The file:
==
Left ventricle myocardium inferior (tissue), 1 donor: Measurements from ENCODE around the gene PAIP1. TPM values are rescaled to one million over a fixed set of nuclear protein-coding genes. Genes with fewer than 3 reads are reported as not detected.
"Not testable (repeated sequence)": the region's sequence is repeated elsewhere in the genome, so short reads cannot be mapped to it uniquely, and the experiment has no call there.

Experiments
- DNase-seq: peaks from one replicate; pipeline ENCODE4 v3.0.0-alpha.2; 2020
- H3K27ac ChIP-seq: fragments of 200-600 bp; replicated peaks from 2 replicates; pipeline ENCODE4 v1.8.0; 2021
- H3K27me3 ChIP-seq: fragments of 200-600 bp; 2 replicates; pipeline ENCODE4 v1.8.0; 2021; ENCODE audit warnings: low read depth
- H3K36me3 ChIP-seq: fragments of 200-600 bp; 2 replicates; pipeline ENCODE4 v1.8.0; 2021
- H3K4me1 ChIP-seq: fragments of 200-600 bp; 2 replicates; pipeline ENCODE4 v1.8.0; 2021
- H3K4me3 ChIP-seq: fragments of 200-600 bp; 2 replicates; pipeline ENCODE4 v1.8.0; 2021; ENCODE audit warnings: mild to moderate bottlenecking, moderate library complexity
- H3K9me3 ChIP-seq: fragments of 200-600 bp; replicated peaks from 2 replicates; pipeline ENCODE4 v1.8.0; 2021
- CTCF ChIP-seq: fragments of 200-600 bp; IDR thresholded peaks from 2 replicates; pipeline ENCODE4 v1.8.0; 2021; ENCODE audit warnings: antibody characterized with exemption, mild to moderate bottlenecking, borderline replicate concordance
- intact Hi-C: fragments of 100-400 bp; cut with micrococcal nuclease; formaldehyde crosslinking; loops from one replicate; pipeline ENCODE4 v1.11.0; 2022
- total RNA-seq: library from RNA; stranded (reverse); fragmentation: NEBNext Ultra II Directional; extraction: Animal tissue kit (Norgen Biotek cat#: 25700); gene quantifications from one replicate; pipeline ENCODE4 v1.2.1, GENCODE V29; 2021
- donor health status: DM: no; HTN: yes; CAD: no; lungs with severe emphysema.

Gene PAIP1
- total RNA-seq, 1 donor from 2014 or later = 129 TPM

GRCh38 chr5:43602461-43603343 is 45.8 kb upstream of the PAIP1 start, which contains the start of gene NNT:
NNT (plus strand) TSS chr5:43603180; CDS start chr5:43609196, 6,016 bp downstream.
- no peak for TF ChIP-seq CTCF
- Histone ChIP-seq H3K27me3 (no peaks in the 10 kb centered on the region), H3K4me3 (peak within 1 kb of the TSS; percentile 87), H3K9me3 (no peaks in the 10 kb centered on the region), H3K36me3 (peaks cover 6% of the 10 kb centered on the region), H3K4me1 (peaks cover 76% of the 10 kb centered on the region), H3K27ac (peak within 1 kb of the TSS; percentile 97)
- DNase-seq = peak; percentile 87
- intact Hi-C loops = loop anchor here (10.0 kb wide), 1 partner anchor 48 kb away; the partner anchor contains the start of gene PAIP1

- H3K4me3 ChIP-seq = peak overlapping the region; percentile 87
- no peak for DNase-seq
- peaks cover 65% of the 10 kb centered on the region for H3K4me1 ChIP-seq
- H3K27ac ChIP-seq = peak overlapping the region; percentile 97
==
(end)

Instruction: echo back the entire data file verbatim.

Left ventricle myocardium inferior (tissue), 1 donor: Measurements from ENCODE around the gene PAIP1. TPM values are rescaled to one million over a fixed set of nuclear protein-coding genes. Genes with fewer than 3 reads are reported as not detected.
"Not testable (repeated sequence)": the region's sequence is repeated elsewhere in the genome, so short reads cannot be mapped to it uniquely, and the experiment has no call there.

Experiments
- DNase-seq: peaks from one replicate; pipeline ENCODE4 v3.0.0-alpha.2; 2020
- H3K27ac ChIP-seq: fragments of 200-600 bp; replicated peaks from 2 replicates; pipeline ENCODE4 v1.8.0; 2021
- H3K27me3 ChIP-seq: fragments of 200-600 bp; 2 replicates; pipeline ENCODE4 v1.8.0; 2021; ENCODE audit warnings: low read depth
- H3K36me3 ChIP-seq: fragments of 200-600 bp; 2 replicates; pipeline ENCODE4 v1.8.0; 2021
- H3K4me1 ChIP-seq: fragments of 200-600 bp; 2 replicates; pipeline ENCODE4 v1.8.0; 2021
- H3K4me3 ChIP-seq: fragments of 200-600 bp; 2 replicates; pipeline ENCODE4 v1.8.0; 2021; ENCODE audit warnings: mild to moderate bottlenecking, moderate library complexity
- H3K9me3 ChIP-seq: fragments of 200-600 bp; replicated peaks from 2 replicates; pipeline ENCODE4 v1.8.0; 2021
- CTCF ChIP-seq: fragments of 200-600 bp; IDR thresholded peaks from 2 replicates; pipeline ENCODE4 v1.8.0; 2021; ENCODE audit warnings: antibody characterized with exemption, mild to moderate bottlenecking, borderline replicate concordance
- intact Hi-C: fragments of 100-400 bp; cut with micrococcal nuclease; formaldehyde crosslinking; loops from one replicate; pipeline ENCODE4 v1.11.0; 2022
- total RNA-seq: library from RNA; stranded (reverse); fragmentation: NEBNext Ultra II Directional; extraction: Animal tissue kit (Norgen Biotek cat#: 25700); gene quantifications from one replicate; pipeline ENCODE4 v1.2.1, GENCODE V29; 2021
- donor health status: DM: no; HTN: yes; CAD: no; lungs with severe emphysema.

Gene PAIP1
- total RNA-seq, 1 donor from 2014 or later = 129 TPM

GRCh38 chr5:43602461-43603343 is 45.8 kb upstream of the PAIP1 start, which contains the start of gene NNT:
NNT (plus strand) TSS chr5:43603180; CDS start chr5:43609196, 6,016 bp downstream.
- no peak for TF ChIP-seq CTCF
- Histone ChIP-seq H3K27me3 (no peaks in the 10 kb centered on the region), H3K4me3 (peak within 1 kb of the TSS; percentile 87), H3K9me3 (no peaks in the 10 kb centered on the region), H3K36me3 (peaks cover 6% of the 10 kb centered on the region), H3K4me1 (peaks cover 76% of the 10 kb centered on the region), H3K27ac (peak within 1 kb of the TSS; percentile 97)
- DNase-seq = peak; percentile 87
- intact Hi-C loops = loop anchor here (10.0 kb wide), 1 partner anchor 48 kb away; the partner anchor contains the start of gene PAIP1

- H3K4me3 ChIP-seq = peak overlapping the region; percentile 87
- no peak for DNase-seq
- peaks cover 65% of the 10 kb centered on the region for H3K4me1 ChIP-seq
- H3K27ac ChIP-seq = peak overlapping the region; percentile 97